The next day, we walked to Red Square and had breakfast. I still regret that choice to this day, as we paid about 3500 Rubles for a couple of Caesar salads and two cups of coffee. Perhaps not very expensive for most travellers, but is very expensive to be Russia. There are probably places that are a lot cheaper on Red Square, but the square is more expensive than other areas closeby.

A boy disassembling and assembling a Kalashnikov on Red Square, Moscow.
A boy disassembling and assembling a Kalashnikov on Red Square, Moscow.
Chilean horse show on Red Square, Moscow.
Chilean horse show on Red Square, Moscow.

After eating, we walked on Red Square and just looked around. There was some kind of festival going on, and the theme seemed to be around making children interested in the military. We visited one booth where a boy, maybe ten years old, was taking apart then putting together a Kalashnikov impressively fast. Right next to him, there was a girl, perhaps fifteen years old, showing some pistols to another kid who was very intrigued. Not far from this place, there was another sort of festival where we could sit and watch a show with what apparently were people from Chile, dancing and riding synchronously on horses, carrying both Russian and Chilean flags.

Goose stepping: Change of guards at the Tomb of the Unknown Solider outside the Kremlin, Moscow.
Goose stepping: Change of guards at the Tomb of the Unknown Solider outside the Kremlin, Moscow.

Before going, someone told us that we should go watch when they change guards in front of the Tomb of the Unknown Soldier, as this was fun ceremony to watch. We didn’t know their schedule, but guessed it was every hour, and therefore waited there until 14:00. We soon heard boots stomping on the ground, and saw the three guards goose stepping towards the guards. They marched slowly towards the two active guards, did a little ceremony when exchanging the guards, and then marched back. Fun to watch.

Sun behind Church of Christ the Saviour in Moscow.
Sun behind Church of Christ the Saviour in Moscow.

Just like we usually do when travelling, we did a lot of walking in Moscow. We walked to the Cathedral of Christ the Saviour, took some pictures and ate some ice cream, then walked to Arbat. This street is one of the classic tourist traps in Moscow, with lots of street performers and dressed-up women whom you can pay to be photographed with. There were several obviously very talented artists who painted or drew people on the spot, and a few of them produced drawings that almost looked like photographs. There were quite a few booksellers selling used books, which I might have been interested in had they not all been in Russian. While sitting outside at a slightly overpriced café on Arbat, we saw a guy walking past with a Kalashnikov over one of his shoulders. Nobody even batted an eye. Probably a fake or disabled gun, but still a little bit strange to see in a crowded place like Arbat.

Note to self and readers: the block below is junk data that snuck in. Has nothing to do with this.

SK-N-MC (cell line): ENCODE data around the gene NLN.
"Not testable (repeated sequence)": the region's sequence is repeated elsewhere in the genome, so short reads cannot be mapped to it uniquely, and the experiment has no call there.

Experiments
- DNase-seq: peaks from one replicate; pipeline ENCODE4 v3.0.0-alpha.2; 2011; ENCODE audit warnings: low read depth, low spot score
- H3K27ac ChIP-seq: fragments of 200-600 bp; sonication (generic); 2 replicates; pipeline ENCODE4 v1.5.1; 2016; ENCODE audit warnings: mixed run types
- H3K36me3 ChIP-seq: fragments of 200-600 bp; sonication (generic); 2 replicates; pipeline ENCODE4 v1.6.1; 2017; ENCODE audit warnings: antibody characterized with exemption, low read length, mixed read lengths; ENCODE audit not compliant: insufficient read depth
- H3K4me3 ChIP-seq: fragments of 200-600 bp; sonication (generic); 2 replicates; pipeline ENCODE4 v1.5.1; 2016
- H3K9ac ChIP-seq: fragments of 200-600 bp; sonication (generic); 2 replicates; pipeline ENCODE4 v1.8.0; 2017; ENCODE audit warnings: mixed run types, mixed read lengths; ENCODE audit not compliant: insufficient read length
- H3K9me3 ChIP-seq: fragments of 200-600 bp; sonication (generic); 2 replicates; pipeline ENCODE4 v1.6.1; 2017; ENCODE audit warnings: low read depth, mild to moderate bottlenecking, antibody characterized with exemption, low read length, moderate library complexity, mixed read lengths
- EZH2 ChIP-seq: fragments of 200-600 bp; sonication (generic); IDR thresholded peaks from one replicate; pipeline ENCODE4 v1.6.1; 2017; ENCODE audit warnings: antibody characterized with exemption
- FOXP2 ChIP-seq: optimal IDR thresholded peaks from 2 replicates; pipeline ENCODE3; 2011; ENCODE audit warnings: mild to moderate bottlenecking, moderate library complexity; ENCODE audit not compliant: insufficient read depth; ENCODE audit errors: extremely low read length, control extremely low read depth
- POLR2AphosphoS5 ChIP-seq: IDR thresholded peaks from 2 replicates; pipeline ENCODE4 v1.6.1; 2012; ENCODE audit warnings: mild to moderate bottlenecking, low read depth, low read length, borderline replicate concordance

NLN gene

After eating relatively expensive platter of fried stuff, we took the metro towards our hotel. It was just two stops, but we had to do it to take a look at a few stations and just observe how well the metro worked. The metro stations we saw were indeed beautiful, but there are probably many other more impressive stations in Moscow. The metro system wasn’t immediately easy to understand. I’m not really sure I understand it completely to this day, but we understood where to go and where to switch metros by using a map and looking around until we found what looked like the name of the right direction. Just as expected, every sign was in Russian, but that wasn’t really a problem as we had a map in Russian and I can read most Cyrillic letters. The time was about 19:00, which was considered during rush hours (18:00 – 20:00) according to a guide we read. It was a bit crowded, yes, but not as crowded as when we took the metro at 17:00 the next day.

Armenian restaurant Noah's Ark in Moscow.
Armenian restaurant Noah’s Ark in Moscow.

Later that night, we ate at a nice Armenian restaurant called Noah’s Ark, close to our hotel. For the price of 2800 Rubles, we got two platters of lamb shoulder with Armenian bread, a glass of wine and a glass of beer. Excellent food and service. I still regret paying 3500 Rubles for the breakfast on Red Square earlier that day.